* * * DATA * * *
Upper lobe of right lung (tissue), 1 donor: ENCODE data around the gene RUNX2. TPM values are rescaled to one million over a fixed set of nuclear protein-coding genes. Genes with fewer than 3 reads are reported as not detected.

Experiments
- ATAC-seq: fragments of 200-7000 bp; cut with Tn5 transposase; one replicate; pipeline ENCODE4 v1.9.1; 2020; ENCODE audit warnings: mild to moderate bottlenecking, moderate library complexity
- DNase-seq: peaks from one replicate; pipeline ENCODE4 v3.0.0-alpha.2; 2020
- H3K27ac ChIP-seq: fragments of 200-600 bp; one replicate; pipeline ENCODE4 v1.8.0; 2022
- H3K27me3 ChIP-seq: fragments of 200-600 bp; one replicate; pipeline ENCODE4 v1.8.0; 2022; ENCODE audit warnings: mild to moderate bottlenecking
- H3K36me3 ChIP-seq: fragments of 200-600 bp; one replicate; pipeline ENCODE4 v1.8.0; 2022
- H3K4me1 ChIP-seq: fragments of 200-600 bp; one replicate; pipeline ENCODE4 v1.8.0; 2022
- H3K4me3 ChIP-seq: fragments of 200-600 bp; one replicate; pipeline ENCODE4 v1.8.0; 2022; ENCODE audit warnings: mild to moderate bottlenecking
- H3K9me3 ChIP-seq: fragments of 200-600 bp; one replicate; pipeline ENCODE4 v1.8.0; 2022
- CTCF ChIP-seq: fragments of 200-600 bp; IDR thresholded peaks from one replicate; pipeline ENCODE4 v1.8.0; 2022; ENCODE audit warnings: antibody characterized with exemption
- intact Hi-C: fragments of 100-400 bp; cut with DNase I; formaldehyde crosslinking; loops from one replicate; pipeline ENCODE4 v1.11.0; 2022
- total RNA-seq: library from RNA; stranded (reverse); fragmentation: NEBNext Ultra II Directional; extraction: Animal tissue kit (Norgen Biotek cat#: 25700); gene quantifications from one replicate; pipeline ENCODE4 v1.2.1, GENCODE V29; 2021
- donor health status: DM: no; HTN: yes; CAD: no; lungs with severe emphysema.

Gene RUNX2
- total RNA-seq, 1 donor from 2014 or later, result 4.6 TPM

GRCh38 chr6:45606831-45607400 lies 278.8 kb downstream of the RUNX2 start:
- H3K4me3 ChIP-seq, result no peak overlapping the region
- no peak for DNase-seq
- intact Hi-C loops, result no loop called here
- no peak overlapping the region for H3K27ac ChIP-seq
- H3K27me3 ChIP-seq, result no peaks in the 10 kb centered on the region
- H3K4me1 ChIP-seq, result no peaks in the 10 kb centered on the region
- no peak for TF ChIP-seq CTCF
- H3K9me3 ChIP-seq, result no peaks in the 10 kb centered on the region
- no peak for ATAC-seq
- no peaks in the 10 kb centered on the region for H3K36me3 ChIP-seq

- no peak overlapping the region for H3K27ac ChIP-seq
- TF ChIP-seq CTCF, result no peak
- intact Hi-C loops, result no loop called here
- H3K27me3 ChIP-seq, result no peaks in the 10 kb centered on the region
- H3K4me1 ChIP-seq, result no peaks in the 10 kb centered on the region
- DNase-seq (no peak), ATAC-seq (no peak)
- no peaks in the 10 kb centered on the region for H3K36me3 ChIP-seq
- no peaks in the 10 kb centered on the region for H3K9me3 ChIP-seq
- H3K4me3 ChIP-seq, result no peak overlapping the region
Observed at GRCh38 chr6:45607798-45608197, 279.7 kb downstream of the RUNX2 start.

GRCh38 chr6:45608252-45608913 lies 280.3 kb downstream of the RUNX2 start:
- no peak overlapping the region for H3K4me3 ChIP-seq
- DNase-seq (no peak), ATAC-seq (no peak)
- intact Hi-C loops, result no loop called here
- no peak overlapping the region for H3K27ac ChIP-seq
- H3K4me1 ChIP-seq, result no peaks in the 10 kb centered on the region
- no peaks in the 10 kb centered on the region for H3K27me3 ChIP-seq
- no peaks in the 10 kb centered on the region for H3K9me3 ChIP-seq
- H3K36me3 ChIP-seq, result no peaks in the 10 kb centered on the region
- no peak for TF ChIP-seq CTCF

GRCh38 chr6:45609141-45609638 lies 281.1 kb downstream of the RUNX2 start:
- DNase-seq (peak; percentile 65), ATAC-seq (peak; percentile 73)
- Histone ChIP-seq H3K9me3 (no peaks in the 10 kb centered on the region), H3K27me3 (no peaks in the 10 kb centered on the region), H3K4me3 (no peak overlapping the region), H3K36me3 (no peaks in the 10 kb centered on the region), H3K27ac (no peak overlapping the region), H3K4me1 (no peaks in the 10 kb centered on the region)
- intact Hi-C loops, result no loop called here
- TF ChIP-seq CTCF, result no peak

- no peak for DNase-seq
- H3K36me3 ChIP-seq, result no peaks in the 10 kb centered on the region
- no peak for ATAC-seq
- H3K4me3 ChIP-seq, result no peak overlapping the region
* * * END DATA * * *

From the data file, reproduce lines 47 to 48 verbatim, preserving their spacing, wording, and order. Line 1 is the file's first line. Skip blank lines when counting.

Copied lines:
- no peak for TF ChIP-seq CTCF

GRCh38 chr6:45609141-45609638 lies 281.1 kb downstream of the RUNX2 start: